Notably absent from the conversation was what the quality of life would be for human brains harvested into robotic bodies. Although all three researchers come from impeccable neurology backgrounds, the talk centered on mostly whether it would be possible to make the technology work. Whether it would be wise, or what the experience would be like for both patients and loved ones, wasn’t discussed as much.

The three researchers believe brain transplants are possible because the human brain is the last organ in the body to cease function after death. Because the death process includes a short window where the brain functions without support from other organs, Berger, Kaplan, and Lebedev all believe there is precedent to have the human brain functioning indefinitely in a non-human carrier–as long as the appropriate support system is there for the brain. They also stress the fact that nerve cells age slowly compared to other organs.

This brain-in-a-robot would be supported by biological blood substitutes (with “the necessary hormonal-biochemical and energetic substrate”), multi-channel brain-computer interfaces with two-way information exchange, neural prostheses, artificially regrown human organs, and other biotech tools that we can’t even imagine. Because there is no precedent for the human brain surviving and functioning outside of a human body, degrees of consciousness, intelligence, comprehension, and a million other existential quandaries that would or wouldn’t exist in a robo-brain simply aren’t evaluated. The data points aren’t there for us to understand, even if it’s possible to transplant a human brain into a robot, what it’s like to be a human brain transplanted into a robot.

There are even interim holding facilities where living human brains could hypothetically be stored before transplantation.

While their roundtable discussion admittedly sounded like a master’s exercise in strange science, the kicker is that all three are engaged in preliminary efforts to make this happen. Last year, at the resolutely mainstream MIT Media Lab, I saw Dr. Berger speak about hacking the memories of rats. Berger’s lab at USC is actively working on prosthetic brain implants that both falsify memories and stimulate brain function in damaged neurons. The lab’s work recently received media attention when it successfully generated new memories in a rat that had its hippocampus chemically disabled. In literature, Berger emphasizes his technology’s potential for treating Alzheimer’s and dementia through the possibility of “building spare parts for the brain;” on-stage in New York, he said it could also lead in the future to full-on brain transplants.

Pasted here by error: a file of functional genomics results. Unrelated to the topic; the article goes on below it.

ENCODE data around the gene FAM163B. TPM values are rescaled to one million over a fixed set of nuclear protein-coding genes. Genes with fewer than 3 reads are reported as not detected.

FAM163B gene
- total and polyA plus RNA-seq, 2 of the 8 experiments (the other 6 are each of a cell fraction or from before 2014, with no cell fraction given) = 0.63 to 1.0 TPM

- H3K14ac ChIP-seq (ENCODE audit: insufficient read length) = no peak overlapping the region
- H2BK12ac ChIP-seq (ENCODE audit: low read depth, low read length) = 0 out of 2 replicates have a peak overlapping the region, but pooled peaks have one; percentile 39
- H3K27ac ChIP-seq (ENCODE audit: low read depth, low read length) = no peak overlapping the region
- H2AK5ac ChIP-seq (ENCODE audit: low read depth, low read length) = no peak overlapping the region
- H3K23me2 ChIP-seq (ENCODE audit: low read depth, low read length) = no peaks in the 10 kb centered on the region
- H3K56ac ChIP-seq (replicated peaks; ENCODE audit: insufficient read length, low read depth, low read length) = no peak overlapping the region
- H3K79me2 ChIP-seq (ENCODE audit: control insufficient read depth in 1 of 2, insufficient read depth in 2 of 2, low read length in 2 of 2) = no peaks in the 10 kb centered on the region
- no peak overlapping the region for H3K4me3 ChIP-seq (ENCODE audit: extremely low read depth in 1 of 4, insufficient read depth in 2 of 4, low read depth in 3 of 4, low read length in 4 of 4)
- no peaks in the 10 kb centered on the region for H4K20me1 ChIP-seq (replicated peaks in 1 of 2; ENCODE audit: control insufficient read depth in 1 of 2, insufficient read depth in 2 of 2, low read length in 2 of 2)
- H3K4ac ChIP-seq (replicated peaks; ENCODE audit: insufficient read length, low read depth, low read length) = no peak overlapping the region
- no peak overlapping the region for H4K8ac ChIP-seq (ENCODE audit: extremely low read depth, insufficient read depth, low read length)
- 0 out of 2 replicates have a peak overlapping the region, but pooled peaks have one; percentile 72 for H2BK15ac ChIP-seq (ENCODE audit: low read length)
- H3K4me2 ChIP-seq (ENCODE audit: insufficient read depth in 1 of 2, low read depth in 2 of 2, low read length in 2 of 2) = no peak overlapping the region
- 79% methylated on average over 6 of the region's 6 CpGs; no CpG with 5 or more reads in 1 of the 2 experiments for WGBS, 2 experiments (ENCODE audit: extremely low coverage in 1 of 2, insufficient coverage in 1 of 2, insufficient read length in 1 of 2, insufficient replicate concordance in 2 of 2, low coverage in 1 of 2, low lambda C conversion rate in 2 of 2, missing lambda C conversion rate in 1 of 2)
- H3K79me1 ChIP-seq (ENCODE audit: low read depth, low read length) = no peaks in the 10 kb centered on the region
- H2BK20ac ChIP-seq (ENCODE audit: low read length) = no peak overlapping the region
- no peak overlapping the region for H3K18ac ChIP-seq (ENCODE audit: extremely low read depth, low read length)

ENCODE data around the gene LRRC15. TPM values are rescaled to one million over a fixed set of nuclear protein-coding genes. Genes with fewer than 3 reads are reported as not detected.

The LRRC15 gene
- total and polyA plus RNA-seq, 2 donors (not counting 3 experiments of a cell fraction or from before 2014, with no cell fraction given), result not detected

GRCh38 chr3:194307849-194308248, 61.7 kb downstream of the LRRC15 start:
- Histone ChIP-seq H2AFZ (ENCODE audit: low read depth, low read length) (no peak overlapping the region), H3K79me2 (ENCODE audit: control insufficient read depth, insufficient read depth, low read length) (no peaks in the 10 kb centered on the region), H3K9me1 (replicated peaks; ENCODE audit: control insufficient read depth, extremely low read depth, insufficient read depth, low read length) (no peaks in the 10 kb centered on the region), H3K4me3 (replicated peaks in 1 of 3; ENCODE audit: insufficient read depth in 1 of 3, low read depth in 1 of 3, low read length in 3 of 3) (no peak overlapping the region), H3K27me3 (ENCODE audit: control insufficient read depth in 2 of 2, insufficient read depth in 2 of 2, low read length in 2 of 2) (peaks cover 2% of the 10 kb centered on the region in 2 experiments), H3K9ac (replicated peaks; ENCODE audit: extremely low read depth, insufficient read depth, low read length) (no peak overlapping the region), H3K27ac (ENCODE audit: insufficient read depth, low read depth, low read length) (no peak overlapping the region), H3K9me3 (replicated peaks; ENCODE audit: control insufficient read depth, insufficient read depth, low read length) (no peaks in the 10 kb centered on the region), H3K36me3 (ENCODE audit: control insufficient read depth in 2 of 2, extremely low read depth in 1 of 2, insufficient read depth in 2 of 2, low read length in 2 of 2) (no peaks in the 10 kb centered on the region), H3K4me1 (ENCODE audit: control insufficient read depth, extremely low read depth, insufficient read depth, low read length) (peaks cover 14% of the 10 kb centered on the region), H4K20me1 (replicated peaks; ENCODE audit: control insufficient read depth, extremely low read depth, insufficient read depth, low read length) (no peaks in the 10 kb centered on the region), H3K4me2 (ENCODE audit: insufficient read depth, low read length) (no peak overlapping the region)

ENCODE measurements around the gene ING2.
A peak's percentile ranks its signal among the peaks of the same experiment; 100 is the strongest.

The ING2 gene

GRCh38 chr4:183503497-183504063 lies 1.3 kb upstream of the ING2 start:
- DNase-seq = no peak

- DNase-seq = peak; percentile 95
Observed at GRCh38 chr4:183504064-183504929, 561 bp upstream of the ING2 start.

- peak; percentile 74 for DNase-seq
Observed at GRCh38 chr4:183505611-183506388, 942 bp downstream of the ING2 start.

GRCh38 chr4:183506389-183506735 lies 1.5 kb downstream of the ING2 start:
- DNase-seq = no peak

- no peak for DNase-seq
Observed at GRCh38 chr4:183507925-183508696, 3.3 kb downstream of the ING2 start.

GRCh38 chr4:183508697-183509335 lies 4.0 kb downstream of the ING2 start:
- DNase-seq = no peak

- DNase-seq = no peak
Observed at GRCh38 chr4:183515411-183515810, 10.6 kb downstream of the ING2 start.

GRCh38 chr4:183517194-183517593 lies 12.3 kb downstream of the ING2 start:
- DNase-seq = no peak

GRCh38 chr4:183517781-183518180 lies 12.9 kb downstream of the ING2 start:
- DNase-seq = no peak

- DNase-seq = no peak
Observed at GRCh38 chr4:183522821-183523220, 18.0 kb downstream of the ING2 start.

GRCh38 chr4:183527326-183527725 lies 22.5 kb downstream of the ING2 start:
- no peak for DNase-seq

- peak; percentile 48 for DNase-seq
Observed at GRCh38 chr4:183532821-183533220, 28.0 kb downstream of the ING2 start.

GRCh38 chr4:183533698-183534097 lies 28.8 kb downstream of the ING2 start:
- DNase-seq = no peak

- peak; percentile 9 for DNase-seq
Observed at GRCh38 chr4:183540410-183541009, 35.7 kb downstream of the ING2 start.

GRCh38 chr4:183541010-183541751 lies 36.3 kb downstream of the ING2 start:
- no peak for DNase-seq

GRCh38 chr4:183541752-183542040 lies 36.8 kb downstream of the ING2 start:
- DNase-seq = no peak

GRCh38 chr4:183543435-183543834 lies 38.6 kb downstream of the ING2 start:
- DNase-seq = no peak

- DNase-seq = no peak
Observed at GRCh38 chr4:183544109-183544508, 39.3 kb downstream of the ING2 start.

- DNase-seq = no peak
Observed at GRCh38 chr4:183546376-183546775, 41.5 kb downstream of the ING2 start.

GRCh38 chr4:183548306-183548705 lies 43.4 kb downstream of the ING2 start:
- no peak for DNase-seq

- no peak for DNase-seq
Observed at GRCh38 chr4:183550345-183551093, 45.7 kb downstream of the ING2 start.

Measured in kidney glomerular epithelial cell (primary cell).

This would work in tandem with Kaplan’s and Lebedev’s specialties. The two Russian scientists research brain-computer interfaces (BCIs)–plug-in interfaces which meld the human brain and nervous system to computer operating systems. While BCIs are most commonly found in toys that read brainwaves to detect stress or concentration, they have revolutionary potential to change the lives of stroke victims and the disabled.

When combined, brain prosthetics and brain-computer interfaces could lead to brain transplants decades from now. Would you want to spend decades or even a century living inside a robotic body at the mercy of a software interface to navigate the world? We’re just beginning to grasp the ethical, philosophical, and scientific implications. But with the right amount of funding, research, and cooperation, it’s entirely possible.

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This site contains photos of brutality. Semantically and philosophically speaking, the photos are not brutal. What is brutal is the depicted reality.